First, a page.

Novartis said today it intends to acquire Advanced Accelerator Applications (AAA) for $3.9 billion cash, in a deal designed to expand the buyer’s neuroendocrine tumor (NET) pipeline with radiopharmaceutical candidates led by the first-in-class RadioLigand Therapy (RLT) Lutathera® (177Lu-Dotatate), now under FDA re-review.
Novartis said the deal would also boost its oncology portfolio, both short-term through product launches and long-term through a new technology platform it said had potential applications across a number of oncology early development programs.
Lutathera, which is designed to treat NETs, last month won European Commission approval for the treatment of unresectable or metastatic, progressive, well-differentiated (G1 and G2), somatostatin receptor-positive gastroenteropancreatic neuroendocrine tumors (GEP-NETs).
In the U.S., the FDA has set a Prescription Drug User Fee Act (PDUFA) target decision date of January 26, 2018, for Lutathera. It’s the second review for Lutathera. The first review in December 2016 ended with a Complete Response Letter directing AAA to:
- Conduct subgroup analyses for gender, age, and racial subgroups, as well as other stratification factors and “important” disease characteristics.
- Provide a safety update on clinical and nonclinical studies.
- Improve the format, traceability, uniformity, and completeness relating to clinical data—including from the Phase III NETTER-1 trial, which generated positive results.
Novartis noted in its announcement today that the NETTER-1 trial demonstrated a 79% reduction in the risk of disease progression, with an interim median progression-free survival rate of 8.4 months that had yet to max out.
“Novartis has a strong legacy in the development and commercialization of medicines for neuroendocrine tumors where significant unmet need remains for patients,” Bruno Strigini, CEO of Novartis Oncology, said in a statement. “With Lutathera, we can build on this legacy by expanding the global reach of this novel, differentiated treatment approach and work to maximize AAA's broader RLT pipeline and an exciting technology platform.”
That pipeline includes prostate cancer treatment candidates 177Lu-PSMA-R2 and its companion diagnostic 68Ga-PSMA-R2; 177Lu-NeoBOMB1, a new-generation antagonist bombesin analog targeting gastrin-releasing peptide receptor (GRPR)-expressing malignancies, and its companion diagnostic, 68Ga-NeoBOMB1; and Annexin V-128, a single-photon emission computed tomography (SPECT) diagnostic candidate for assessing apoptotic and necrotic processes present in a number of oncology and cardiovascular disease conditions, as well as in autoimmune disorders.
AAA also markets two drug kits for radiolabeling somatostatin analog peptides to help diagnose somatostatin receptor-positive NET lesions, Netspot® (formerly known as Somakit-TATE) and Somakit TOC™.
“Theragnostics is a very straightforward proposition for physicians dealing with nuclear medicine,” AAA CEO and founder Stefano Buono told GEN in 2015. “This approach attaches radioisotopes to therapeutic molecules to deliver therapeutics and imaging in one injection. “The isotopes don’t change the nature of the chemical entity, and they don’t change the ability for targeting.”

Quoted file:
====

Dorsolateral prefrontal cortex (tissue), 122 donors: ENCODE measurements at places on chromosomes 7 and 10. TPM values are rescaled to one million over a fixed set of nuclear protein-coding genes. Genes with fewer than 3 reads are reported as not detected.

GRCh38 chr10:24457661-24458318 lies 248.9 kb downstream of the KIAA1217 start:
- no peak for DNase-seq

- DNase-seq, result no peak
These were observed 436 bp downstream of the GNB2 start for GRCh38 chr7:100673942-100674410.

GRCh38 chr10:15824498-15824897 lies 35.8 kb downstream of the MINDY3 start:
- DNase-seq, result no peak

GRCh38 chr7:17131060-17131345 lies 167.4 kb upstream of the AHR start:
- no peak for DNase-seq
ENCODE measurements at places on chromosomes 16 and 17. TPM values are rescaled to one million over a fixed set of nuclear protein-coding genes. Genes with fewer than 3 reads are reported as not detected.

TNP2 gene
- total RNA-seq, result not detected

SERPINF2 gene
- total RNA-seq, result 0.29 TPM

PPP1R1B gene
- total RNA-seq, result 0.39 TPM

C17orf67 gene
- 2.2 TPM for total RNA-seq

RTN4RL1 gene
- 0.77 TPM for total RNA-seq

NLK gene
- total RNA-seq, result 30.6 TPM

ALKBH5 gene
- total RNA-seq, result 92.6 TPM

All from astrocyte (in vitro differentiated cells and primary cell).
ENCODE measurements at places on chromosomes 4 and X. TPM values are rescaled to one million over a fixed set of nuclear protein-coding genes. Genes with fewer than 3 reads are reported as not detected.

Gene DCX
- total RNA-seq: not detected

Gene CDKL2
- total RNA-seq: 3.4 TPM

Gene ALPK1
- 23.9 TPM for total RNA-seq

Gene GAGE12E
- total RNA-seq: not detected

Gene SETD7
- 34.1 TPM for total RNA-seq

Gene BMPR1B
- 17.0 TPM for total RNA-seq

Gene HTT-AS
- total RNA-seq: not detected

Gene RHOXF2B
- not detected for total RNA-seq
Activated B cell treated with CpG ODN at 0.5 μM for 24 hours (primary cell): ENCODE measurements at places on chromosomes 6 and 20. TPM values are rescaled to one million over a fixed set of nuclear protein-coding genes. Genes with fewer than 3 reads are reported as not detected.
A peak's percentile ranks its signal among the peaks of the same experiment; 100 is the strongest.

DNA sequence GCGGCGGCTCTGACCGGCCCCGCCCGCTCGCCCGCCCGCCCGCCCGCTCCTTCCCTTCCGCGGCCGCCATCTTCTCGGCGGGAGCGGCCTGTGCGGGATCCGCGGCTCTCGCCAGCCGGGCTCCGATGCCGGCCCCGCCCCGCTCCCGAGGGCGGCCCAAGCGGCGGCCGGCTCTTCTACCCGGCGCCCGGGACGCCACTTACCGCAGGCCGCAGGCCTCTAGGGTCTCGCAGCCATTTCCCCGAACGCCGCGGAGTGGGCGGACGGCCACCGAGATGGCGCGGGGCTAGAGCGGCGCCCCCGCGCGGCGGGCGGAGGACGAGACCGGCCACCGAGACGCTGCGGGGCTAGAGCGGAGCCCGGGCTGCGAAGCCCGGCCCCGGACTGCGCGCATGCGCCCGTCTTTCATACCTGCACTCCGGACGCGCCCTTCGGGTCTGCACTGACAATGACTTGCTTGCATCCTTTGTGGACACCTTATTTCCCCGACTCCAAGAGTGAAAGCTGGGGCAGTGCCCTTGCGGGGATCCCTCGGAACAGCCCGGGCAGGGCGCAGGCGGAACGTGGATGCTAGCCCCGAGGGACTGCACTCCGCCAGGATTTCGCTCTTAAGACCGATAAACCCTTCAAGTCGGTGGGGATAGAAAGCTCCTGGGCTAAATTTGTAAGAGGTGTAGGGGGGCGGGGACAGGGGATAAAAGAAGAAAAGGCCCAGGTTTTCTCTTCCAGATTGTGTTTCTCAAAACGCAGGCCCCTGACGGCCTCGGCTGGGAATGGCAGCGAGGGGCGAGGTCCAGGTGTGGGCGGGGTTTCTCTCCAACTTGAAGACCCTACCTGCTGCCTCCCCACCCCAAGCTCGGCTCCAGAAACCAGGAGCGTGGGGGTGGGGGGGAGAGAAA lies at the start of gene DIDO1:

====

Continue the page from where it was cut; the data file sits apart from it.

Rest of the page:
Declining Afinitor Sales
Novartis’ marketed drugs for neuroendocrine tumors include Afinitor® (everolimus), which generated $1.516 billion in net sales last year, down 6% from $1.607 billion in 2015. Afinitor, marketed in some countries as Votubia®, is approved for indications related to advanced breast cancer, advanced kidney cancer, advanced pancreatic neuroendocrine tumor—and as of February 2016, for adults with progressive, well-differentiated, nonfunctional NETs of gastrointestinal (GI) or lung origin that are unresectable, locally advanced, or metastatic.
However, as Novartis acknowledged in its 2016 Annual Report, the new indication could not compensate for a sales decline in Afinitor “due to new treatment options in advanced breast cancer and renal cell carcinoma in the U.S.”
Also marketed by Novartis for NETs is Sandostatin® LAR® Depot (octreotide acetate for injectable suspension), whose sales increased 1% year-over-year, to $1.646 billion in 2016.
Headquartered in Saint-Genis-Pouilly, France, near the Swiss border, AAA saw its net loss widen in 2016 to €25.294 million ($29.370 million), compared with €17.001 million ($19.741 million) in 2015, despite a 23% year-over-year jump in sales to €109.325 million ($126.953 million). For the first six months of 2017, AAA reported a net loss from continuing operations of €24.181 million ($28.078 million), up from €4.408 million ($5.118 million) in January–June 2016, though sales rose nearly 27%, to €69.165 million ($80.306 million).
Novartis’ offer for AAA comes out to $41 per ordinary share of AAA and $82 per American Depositary Share (ADS; each representing two ordinary shares of AAA) subject to certain conditions. The deal price represents a 44% premium over AAA’s market cap of $2.7 billion on September 28, the day Bloomberg News reported that Novartis was interested in acquiring the radiopharma company.
Novartis said it plans to launch its tender offer for all of AAA’s share capital following completion of consultation with the acquired company’s works council, and after AAA’s Board of Directors recommends the offer to its shareholders. AAA’s senior management and directors have agreed to tender their shares to Novartis, the pharma giant said.
The deal is also subject to the valid tender of at least 80% of ordinary shares (including ordinary shares in the form of ADSs) of AAA representing, as well as customary transactional regulatory approvals and other customary closing conditions. Novartis said it would fully fund the transaction through external short- and long-term debt.